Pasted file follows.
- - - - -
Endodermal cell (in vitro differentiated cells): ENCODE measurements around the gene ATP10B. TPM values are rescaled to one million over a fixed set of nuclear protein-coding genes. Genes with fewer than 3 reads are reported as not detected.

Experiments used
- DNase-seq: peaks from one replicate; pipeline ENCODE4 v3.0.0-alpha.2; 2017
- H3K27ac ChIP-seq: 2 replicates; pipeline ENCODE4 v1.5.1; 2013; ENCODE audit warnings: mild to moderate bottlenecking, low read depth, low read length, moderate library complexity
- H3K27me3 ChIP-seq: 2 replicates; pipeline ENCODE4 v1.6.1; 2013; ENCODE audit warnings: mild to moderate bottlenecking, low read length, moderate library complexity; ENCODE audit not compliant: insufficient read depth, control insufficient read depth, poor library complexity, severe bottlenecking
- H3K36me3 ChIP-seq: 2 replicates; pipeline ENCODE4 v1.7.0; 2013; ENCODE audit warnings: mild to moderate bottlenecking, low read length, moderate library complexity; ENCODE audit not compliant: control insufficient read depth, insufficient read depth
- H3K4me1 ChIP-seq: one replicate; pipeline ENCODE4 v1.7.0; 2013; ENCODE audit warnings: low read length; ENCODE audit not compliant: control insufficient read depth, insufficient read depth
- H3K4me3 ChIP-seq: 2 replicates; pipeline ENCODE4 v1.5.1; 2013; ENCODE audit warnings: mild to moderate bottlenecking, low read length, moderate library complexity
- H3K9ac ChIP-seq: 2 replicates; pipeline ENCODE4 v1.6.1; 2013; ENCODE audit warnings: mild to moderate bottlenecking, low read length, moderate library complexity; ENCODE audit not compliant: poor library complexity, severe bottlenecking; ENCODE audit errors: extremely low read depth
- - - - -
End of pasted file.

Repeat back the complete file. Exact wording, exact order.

Endodermal cell (in vitro differentiated cells): ENCODE measurements around the gene ATP10B. TPM values are rescaled to one million over a fixed set of nuclear protein-coding genes. Genes with fewer than 3 reads are reported as not detected.

Experiments used
- DNase-seq: peaks from one replicate; pipeline ENCODE4 v3.0.0-alpha.2; 2017
- H3K27ac ChIP-seq: 2 replicates; pipeline ENCODE4 v1.5.1; 2013; ENCODE audit warnings: mild to moderate bottlenecking, low read depth, low read length, moderate library complexity
- H3K27me3 ChIP-seq: 2 replicates; pipeline ENCODE4 v1.6.1; 2013; ENCODE audit warnings: mild to moderate bottlenecking, low read length, moderate library complexity; ENCODE audit not compliant: insufficient read depth, control insufficient read depth, poor library complexity, severe bottlenecking
- H3K36me3 ChIP-seq: 2 replicates; pipeline ENCODE4 v1.7.0; 2013; ENCODE audit warnings: mild to moderate bottlenecking, low read length, moderate library complexity; ENCODE audit not compliant: control insufficient read depth, insufficient read depth
- H3K4me1 ChIP-seq: one replicate; pipeline ENCODE4 v1.7.0; 2013; ENCODE audit warnings: low read length; ENCODE audit not compliant: control insufficient read depth, insufficient read depth
- H3K4me3 ChIP-seq: 2 replicates; pipeline ENCODE4 v1.5.1; 2013; ENCODE audit warnings: mild to moderate bottlenecking, low read length, moderate library complexity
- H3K9ac ChIP-seq: 2 replicates; pipeline ENCODE4 v1.6.1; 2013; ENCODE audit warnings: mild to moderate bottlenecking, low read length, moderate library complexity; ENCODE audit not compliant: poor library complexity, severe bottlenecking; ENCODE audit errors: extremely low read depth